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United States paid parental leave and infant mortality

Brandy Snyder (The University of Texas Health Science Center at Houston, Cizik School of Nursing, Houston, Texas, USA)

International Journal of Sociology and Social Policy

ISSN: 0144-333X

Article publication date: 10 January 2020

Issue publication date: 20 February 2020

Abstract

Purpose

The purpose of this paper is to synthesize findings on the effects of existing paid parental leave programs on infant mortality rates (IMR) in the USA as an attempt to aid in efforts for the development of a national paid parental leave policy.

Design/methodology/approach

Three articles were reviewed to analyze findings on the effects of existing parental leave programs on IMR in the USA.

Findings

The results from the three studies analyzed indicate that unpaid parental leave and parental leave with partial wage replacement can reduce IMR in households with college educated, working mothers.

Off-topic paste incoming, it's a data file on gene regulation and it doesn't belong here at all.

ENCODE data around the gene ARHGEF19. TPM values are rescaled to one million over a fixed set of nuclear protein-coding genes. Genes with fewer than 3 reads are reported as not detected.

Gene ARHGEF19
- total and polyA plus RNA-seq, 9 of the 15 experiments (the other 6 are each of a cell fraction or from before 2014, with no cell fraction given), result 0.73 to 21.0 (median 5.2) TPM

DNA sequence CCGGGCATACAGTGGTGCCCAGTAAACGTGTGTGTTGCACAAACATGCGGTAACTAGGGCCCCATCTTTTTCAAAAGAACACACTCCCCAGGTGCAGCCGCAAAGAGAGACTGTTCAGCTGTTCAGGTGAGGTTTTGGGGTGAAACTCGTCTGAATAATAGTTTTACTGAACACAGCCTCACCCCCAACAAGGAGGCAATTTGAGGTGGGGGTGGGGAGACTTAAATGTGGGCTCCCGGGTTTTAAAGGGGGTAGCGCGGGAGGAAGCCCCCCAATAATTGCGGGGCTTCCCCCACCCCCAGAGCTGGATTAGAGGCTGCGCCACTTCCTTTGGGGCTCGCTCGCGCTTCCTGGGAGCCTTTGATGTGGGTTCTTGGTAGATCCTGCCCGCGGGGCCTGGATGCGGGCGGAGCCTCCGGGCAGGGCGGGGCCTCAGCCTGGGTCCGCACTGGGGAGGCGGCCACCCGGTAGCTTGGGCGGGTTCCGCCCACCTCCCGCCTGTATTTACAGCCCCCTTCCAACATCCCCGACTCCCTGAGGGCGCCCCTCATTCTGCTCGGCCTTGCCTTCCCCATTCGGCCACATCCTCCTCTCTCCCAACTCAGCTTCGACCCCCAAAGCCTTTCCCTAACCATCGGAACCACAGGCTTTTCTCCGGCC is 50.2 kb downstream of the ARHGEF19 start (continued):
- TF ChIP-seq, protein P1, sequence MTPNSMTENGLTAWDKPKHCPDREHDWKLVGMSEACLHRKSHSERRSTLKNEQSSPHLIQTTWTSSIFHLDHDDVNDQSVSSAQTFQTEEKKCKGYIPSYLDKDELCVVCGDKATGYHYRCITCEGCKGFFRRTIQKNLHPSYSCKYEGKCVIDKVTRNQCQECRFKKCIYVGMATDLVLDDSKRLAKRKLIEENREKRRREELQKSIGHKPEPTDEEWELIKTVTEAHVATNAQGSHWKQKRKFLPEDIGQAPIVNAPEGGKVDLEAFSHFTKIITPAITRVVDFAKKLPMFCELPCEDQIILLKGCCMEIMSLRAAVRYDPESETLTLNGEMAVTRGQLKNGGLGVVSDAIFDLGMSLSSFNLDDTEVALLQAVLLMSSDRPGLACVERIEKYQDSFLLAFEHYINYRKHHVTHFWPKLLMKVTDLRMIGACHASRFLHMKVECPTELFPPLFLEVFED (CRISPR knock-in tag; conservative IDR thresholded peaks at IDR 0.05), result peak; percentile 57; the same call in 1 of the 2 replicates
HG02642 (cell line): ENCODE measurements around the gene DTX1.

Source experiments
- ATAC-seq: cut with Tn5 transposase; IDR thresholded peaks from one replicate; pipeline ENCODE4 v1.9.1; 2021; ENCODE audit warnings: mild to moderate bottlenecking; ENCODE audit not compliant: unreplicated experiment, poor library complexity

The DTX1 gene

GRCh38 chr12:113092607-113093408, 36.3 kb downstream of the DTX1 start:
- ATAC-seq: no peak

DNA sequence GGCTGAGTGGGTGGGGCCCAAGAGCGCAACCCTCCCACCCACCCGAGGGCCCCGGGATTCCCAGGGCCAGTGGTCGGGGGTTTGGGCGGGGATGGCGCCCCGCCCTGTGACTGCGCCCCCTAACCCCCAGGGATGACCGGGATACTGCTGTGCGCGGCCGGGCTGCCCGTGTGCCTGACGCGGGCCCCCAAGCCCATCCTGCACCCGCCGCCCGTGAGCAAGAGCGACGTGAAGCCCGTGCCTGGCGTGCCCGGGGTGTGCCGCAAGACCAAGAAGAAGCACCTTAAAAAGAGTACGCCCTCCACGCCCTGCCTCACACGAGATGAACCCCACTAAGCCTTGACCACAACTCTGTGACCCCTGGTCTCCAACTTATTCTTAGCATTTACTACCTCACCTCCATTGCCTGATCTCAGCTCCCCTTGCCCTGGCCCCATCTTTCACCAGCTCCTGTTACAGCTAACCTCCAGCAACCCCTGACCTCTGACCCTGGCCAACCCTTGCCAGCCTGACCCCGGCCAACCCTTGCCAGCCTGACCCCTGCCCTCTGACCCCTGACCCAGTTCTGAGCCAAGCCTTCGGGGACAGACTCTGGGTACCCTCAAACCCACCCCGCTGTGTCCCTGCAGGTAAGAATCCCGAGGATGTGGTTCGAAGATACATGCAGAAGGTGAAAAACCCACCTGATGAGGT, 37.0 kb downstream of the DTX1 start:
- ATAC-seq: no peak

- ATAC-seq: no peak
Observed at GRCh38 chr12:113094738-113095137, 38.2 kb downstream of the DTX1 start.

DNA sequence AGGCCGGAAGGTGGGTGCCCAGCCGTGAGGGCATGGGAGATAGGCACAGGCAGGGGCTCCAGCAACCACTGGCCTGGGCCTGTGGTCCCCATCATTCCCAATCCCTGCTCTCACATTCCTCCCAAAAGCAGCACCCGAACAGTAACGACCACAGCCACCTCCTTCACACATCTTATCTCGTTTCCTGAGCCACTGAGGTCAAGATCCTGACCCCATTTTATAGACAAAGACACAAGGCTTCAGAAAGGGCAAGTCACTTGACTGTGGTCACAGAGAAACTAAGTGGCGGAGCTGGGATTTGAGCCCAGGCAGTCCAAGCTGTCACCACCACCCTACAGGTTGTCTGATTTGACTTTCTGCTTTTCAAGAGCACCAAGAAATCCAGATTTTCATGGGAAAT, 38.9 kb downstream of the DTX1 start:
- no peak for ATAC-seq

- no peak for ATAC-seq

Research limitations/implications

This review is limited due to only having three studies available to synthesize that pertained to the USA. Implications for future research are to examine the effects of fully paid parental leave programs offered by individual organizations on IMR in the USA.

Social implications

Providing a needs-based income replacement policy to mothers who wish to take parental leave after the birth of a child may be the best policy to decrease IMR for infants from all socioeconomic backgrounds.

Originality/value

The findings in this review will aid in the ongoing efforts to develop a national paid parental leave policy in the USA.

Keywords

Acknowledgements

The author declares that there is no conflict of interest.

Citation

Snyder, B. (2020), "United States paid parental leave and infant mortality", International Journal of Sociology and Social Policy, Vol. 40 No. 1/2, pp. 145-153. https://doi.org/10.1108/IJSSP-10-2019-0197

Publisher

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Emerald Publishing Limited

Copyright © 2019, Emerald Publishing Limited